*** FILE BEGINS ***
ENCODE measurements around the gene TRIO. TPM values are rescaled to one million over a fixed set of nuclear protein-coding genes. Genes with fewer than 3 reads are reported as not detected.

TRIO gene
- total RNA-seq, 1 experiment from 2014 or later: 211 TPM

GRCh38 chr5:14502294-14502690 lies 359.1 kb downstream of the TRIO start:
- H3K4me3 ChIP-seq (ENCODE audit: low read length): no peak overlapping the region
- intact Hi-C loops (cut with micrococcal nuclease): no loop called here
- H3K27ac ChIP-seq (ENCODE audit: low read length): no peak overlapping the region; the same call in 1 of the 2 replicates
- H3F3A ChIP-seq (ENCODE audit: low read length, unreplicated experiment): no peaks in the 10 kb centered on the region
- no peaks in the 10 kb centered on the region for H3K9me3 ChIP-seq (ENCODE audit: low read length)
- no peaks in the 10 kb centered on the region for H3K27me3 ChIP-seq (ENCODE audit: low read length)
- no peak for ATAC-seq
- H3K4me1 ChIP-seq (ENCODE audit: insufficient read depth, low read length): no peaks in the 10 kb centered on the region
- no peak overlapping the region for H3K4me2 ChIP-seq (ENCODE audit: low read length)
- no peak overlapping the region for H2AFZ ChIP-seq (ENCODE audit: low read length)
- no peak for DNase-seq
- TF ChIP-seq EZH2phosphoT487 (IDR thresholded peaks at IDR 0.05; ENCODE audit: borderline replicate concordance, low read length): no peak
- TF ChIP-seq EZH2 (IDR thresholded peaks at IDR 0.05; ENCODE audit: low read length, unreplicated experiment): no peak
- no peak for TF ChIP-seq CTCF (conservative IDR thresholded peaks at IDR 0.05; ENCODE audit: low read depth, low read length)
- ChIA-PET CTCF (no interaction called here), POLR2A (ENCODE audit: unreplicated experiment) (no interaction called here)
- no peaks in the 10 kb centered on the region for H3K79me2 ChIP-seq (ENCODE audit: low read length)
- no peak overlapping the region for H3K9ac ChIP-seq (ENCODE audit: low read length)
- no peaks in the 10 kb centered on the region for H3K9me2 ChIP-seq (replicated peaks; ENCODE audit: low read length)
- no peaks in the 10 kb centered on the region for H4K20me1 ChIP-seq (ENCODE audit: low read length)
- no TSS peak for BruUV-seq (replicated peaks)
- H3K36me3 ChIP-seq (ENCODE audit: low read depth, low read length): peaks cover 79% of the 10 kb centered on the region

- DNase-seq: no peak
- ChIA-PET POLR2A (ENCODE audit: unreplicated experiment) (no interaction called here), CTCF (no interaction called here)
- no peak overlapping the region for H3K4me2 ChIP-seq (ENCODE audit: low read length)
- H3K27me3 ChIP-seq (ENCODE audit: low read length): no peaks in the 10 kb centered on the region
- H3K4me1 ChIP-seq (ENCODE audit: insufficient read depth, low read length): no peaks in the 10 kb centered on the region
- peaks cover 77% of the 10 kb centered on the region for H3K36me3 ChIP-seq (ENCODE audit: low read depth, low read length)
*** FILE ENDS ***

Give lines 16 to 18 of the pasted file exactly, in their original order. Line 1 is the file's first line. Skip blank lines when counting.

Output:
- TF ChIP-seq EZH2phosphoT487 (IDR thresholded peaks at IDR 0.05; ENCODE audit: borderline replicate concordance, low read length): no peak
- TF ChIP-seq EZH2 (IDR thresholded peaks at IDR 0.05; ENCODE audit: low read length, unreplicated experiment): no peak
- no peak for TF ChIP-seq CTCF (conservative IDR thresholded peaks at IDR 0.05; ENCODE audit: low read depth, low read length)